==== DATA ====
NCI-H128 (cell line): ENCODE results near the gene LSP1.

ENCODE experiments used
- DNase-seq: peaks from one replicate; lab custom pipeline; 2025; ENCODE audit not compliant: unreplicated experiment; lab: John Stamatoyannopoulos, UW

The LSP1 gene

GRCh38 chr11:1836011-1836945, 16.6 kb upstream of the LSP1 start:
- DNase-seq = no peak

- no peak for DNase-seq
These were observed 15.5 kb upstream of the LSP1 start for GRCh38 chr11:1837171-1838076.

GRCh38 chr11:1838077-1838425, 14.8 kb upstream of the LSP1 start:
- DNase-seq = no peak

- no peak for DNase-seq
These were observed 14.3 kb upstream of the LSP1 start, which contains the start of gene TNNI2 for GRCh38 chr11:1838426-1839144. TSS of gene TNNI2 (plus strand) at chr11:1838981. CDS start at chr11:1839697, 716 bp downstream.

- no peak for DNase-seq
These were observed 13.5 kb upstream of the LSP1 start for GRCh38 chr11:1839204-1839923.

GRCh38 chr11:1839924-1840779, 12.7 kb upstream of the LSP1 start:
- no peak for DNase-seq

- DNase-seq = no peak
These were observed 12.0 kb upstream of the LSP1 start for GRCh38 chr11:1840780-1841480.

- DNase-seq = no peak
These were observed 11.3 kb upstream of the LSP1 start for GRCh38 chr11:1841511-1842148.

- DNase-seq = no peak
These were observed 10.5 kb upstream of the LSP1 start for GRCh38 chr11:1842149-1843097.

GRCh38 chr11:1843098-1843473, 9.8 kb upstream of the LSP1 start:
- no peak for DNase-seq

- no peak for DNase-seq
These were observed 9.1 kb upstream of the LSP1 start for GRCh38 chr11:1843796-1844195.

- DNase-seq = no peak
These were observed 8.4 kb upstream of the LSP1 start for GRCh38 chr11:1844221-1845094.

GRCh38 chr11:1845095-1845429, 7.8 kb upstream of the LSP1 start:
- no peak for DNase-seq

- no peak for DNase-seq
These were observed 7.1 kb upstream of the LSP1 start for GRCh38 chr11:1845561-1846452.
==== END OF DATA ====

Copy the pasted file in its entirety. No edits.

NCI-H128 (cell line): ENCODE results near the gene LSP1.

ENCODE experiments used
- DNase-seq: peaks from one replicate; lab custom pipeline; 2025; ENCODE audit not compliant: unreplicated experiment; lab: John Stamatoyannopoulos, UW

The LSP1 gene

GRCh38 chr11:1836011-1836945, 16.6 kb upstream of the LSP1 start:
- DNase-seq = no peak

- no peak for DNase-seq
These were observed 15.5 kb upstream of the LSP1 start for GRCh38 chr11:1837171-1838076.

GRCh38 chr11:1838077-1838425, 14.8 kb upstream of the LSP1 start:
- DNase-seq = no peak

- no peak for DNase-seq
These were observed 14.3 kb upstream of the LSP1 start, which contains the start of gene TNNI2 for GRCh38 chr11:1838426-1839144. TSS of gene TNNI2 (plus strand) at chr11:1838981. CDS start at chr11:1839697, 716 bp downstream.

- no peak for DNase-seq
These were observed 13.5 kb upstream of the LSP1 start for GRCh38 chr11:1839204-1839923.

GRCh38 chr11:1839924-1840779, 12.7 kb upstream of the LSP1 start:
- no peak for DNase-seq

- DNase-seq = no peak
These were observed 12.0 kb upstream of the LSP1 start for GRCh38 chr11:1840780-1841480.

- DNase-seq = no peak
These were observed 11.3 kb upstream of the LSP1 start for GRCh38 chr11:1841511-1842148.

- DNase-seq = no peak
These were observed 10.5 kb upstream of the LSP1 start for GRCh38 chr11:1842149-1843097.

GRCh38 chr11:1843098-1843473, 9.8 kb upstream of the LSP1 start:
- no peak for DNase-seq

- no peak for DNase-seq
These were observed 9.1 kb upstream of the LSP1 start for GRCh38 chr11:1843796-1844195.

- DNase-seq = no peak
These were observed 8.4 kb upstream of the LSP1 start for GRCh38 chr11:1844221-1845094.

GRCh38 chr11:1845095-1845429, 7.8 kb upstream of the LSP1 start:
- no peak for DNase-seq

- no peak for DNase-seq
These were observed 7.1 kb upstream of the LSP1 start for GRCh38 chr11:1845561-1846452.